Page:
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What the Code of Conduct shouldn’t be

/ 05:06 AM September 24, 2020

The Association of Southeast Asian Nations (Asean) and China are set to resume negotiations on the Code of Conduct (COC), which is intended to manage the dispute in the South China Sea. What the Philippines should strongly guard against is for the COC to become a tool of China to legitimize its seizure of geologic features and maritime zones in the South China Sea in violation of international law and the United Nations Convention on the Law of the Sea or Unclos.

Once the COC is signed, China can proclaim that all artificial island-building and militarization of geologic features in the South China Sea should cease. The effect is to de facto legitimize all prior island-building and militarization of China and to bar all other countries from fortifying the geologic features they presently occupy. The COC must expressly state that all prior acts of state parties that were in violation of international law or Unclos are neither condoned nor legitimized under the Code.

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China wants “powers outside the region,” aka the United States and its allies, to cease their freedom of navigation and overflight operations (Fonops) in the high seas and exclusive economic zones (EEZs) of the South China Sea. China knows that these Fonops are the most robust and effective means of enforcing the arbitral ruling that the Philippines won against China in the South China Sea arbitration. These Fonops assert that in the West Philippine Sea (WPS) there is an EEZ where any state can conduct Fonops, including military exercises, in accordance with international law and Unclos. Of course, there is only one adjacent coastal state that has an EEZ in the WPS, and that is the Philippines.

China also wants the COC to bar Asean coastal states from joining these Fonops of the United States and its allies. Without the support of outside world naval powers, the navies of the Asean coastal states do not stand a chance against the mighty Chinese navy that will enforce China’s claim to all the natural resources within the nine-dash line. The Asean coastal states must preserve one of their powerful leverages against China — joining the Fonops of the United States and its allies.

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The COC will govern the activities of state parties on the use of the South China Sea to avert an armed conflict. These activities must be in accordance with international law and, in particular, Unclos. China, however, refuses any mention of the arbitral ruling in the COC since it considers the ruling void. If China succeeds in deleting any mention of the arbitral ruling in the COC, China can trumpet before the world that since its position prevailed in the COC, then the arbitral ruling is not in accordance with international law and Unclos.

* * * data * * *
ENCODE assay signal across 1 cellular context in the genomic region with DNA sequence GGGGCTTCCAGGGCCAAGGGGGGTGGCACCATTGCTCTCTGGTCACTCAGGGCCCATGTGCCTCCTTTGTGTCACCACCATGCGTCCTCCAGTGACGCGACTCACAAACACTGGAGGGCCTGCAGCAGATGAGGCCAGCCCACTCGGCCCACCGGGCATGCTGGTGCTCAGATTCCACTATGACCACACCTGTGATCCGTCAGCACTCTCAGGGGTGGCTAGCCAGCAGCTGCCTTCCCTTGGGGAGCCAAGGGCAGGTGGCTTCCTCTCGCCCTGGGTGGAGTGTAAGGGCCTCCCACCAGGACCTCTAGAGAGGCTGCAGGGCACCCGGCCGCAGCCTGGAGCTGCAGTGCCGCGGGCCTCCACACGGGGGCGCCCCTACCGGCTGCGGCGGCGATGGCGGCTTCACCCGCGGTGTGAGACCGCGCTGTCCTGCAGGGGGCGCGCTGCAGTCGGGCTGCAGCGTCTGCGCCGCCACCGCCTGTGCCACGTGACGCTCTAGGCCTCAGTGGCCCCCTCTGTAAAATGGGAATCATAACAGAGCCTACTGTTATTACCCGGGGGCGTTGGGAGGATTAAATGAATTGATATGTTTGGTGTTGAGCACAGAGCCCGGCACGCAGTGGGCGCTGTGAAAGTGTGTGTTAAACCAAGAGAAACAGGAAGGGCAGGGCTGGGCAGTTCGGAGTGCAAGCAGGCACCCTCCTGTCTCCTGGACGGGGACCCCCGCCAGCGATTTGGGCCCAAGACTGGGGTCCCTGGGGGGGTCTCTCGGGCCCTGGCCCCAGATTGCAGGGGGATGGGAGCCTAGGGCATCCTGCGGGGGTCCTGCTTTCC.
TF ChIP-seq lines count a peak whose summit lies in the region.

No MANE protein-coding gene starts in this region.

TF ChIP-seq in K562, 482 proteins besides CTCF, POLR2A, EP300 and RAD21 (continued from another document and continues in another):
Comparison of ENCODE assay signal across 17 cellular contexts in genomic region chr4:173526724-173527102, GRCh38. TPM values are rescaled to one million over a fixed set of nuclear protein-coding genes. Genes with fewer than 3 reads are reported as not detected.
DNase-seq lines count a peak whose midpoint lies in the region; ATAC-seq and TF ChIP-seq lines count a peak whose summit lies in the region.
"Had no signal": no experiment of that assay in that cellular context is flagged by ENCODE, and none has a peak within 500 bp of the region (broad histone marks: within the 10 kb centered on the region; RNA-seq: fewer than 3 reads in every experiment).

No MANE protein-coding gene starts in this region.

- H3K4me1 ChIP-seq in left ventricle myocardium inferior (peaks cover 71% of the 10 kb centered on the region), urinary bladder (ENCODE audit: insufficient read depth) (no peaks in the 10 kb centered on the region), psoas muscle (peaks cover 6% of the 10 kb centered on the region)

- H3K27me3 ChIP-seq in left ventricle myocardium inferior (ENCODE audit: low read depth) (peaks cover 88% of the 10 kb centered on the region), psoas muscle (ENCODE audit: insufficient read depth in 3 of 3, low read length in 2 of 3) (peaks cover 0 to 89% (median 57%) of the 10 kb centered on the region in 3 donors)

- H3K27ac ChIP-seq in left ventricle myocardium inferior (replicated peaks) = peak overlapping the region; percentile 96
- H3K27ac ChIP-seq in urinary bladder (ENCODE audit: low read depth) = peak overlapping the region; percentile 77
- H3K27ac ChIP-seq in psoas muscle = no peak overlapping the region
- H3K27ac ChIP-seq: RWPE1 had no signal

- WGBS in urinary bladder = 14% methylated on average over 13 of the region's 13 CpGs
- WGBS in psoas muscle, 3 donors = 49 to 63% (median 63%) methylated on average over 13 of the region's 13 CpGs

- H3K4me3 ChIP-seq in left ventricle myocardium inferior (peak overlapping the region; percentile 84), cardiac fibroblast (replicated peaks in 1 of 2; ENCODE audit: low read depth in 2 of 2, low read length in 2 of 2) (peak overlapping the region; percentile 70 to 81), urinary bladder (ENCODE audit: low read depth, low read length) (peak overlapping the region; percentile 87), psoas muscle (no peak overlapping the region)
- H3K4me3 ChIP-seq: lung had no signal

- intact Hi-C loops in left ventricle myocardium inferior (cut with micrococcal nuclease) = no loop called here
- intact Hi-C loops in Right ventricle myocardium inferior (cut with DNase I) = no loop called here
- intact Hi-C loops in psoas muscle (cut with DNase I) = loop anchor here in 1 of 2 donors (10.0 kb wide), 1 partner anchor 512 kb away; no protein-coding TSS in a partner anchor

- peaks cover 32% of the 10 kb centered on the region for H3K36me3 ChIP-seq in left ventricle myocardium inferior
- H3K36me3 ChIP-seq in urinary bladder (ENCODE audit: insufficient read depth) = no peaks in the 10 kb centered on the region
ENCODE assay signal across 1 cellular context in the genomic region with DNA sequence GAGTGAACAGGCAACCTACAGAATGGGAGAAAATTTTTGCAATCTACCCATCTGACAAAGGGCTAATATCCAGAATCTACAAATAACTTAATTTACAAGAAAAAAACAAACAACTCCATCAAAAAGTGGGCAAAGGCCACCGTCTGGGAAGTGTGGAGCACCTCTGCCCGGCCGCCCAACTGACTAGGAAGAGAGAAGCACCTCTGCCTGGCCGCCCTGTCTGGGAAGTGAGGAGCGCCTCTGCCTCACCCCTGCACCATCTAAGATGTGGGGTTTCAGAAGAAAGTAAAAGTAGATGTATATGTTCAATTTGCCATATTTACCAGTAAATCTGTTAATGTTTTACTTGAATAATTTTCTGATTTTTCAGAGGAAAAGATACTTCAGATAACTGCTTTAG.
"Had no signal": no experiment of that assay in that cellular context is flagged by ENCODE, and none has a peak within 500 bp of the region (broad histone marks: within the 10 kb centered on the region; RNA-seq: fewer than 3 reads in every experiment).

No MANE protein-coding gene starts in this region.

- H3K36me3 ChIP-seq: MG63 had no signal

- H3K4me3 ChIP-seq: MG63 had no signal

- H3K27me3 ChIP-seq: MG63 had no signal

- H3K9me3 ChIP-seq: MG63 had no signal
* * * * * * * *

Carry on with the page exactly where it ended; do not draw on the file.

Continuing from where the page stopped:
If the arbitral ruling is not mentioned, and a dispute arises on the exploitation of natural resources in the WPS, China can point out that under the COC the arbitral ruling does not apply. China will claim that any dispute on the exploitation of natural resources in the WPS must be settled by negotiations between China and the Philippines. Clearly, China’s objective is to reverse the arbitral ruling through the COC. The Philippines must never waver in demanding that the arbitral ruling be included in the COC. President Duterte declared yesterday before the United Nations General Assembly that the arbitral ruling is “beyond compromise,” and the Philippines should stand by this.

Finally, the COC is intended to merely manage the dispute in the South China Sea to prevent any armed conflict, not to resolve the substantive issues of the dispute which are governed by international law and Unclos. The COC must not prevent any state party from resorting at any time to the mandatory dispute settlement mechanism under Unclos. China’s objective is to cut off resort by Asean coastal states to the dispute settlement mechanism under Unclos and to freeze the dispute within the COC where

China’s consent is necessary to any resolution of the dispute. If Asean coastal states submit to China on this, it will be a humiliating act of self-castration.

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TAGS: Antonio T. Carpio, COC, code of conduct, Crosscurrents, Maritime Dispute, PH-China relations, South China Sea, West Philippine Sea
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